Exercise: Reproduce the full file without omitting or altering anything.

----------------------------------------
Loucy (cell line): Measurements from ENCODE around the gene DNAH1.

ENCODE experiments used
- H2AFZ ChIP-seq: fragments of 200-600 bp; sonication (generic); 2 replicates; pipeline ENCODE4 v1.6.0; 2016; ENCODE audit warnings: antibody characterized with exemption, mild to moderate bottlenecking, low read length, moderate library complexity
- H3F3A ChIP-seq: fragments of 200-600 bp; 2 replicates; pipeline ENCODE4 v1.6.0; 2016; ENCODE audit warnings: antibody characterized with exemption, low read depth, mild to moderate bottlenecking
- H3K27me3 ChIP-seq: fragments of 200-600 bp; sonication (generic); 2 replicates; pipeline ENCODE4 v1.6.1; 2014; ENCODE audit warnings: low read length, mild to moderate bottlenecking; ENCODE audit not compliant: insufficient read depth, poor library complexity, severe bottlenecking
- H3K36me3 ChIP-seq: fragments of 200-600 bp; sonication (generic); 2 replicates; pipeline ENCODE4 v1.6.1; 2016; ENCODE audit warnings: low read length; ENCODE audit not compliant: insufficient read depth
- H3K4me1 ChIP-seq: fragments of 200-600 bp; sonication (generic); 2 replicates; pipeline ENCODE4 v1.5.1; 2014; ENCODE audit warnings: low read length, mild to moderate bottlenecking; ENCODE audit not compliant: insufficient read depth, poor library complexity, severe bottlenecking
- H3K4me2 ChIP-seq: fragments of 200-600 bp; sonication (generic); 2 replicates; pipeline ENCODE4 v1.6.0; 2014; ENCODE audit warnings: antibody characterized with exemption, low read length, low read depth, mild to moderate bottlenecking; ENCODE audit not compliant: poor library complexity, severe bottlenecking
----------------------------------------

Loucy (cell line): Measurements from ENCODE around the gene DNAH1.

ENCODE experiments used
- H2AFZ ChIP-seq: fragments of 200-600 bp; sonication (generic); 2 replicates; pipeline ENCODE4 v1.6.0; 2016; ENCODE audit warnings: antibody characterized with exemption, mild to moderate bottlenecking, low read length, moderate library complexity
- H3F3A ChIP-seq: fragments of 200-600 bp; 2 replicates; pipeline ENCODE4 v1.6.0; 2016; ENCODE audit warnings: antibody characterized with exemption, low read depth, mild to moderate bottlenecking
- H3K27me3 ChIP-seq: fragments of 200-600 bp; sonication (generic); 2 replicates; pipeline ENCODE4 v1.6.1; 2014; ENCODE audit warnings: low read length, mild to moderate bottlenecking; ENCODE audit not compliant: insufficient read depth, poor library complexity, severe bottlenecking
- H3K36me3 ChIP-seq: fragments of 200-600 bp; sonication (generic); 2 replicates; pipeline ENCODE4 v1.6.1; 2016; ENCODE audit warnings: low read length; ENCODE audit not compliant: insufficient read depth
- H3K4me1 ChIP-seq: fragments of 200-600 bp; sonication (generic); 2 replicates; pipeline ENCODE4 v1.5.1; 2014; ENCODE audit warnings: low read length, mild to moderate bottlenecking; ENCODE audit not compliant: insufficient read depth, poor library complexity, severe bottlenecking
- H3K4me2 ChIP-seq: fragments of 200-600 bp; sonication (generic); 2 replicates; pipeline ENCODE4 v1.6.0; 2014; ENCODE audit warnings: antibody characterized with exemption, low read length, low read depth, mild to moderate bottlenecking; ENCODE audit not compliant: poor library complexity, severe bottlenecking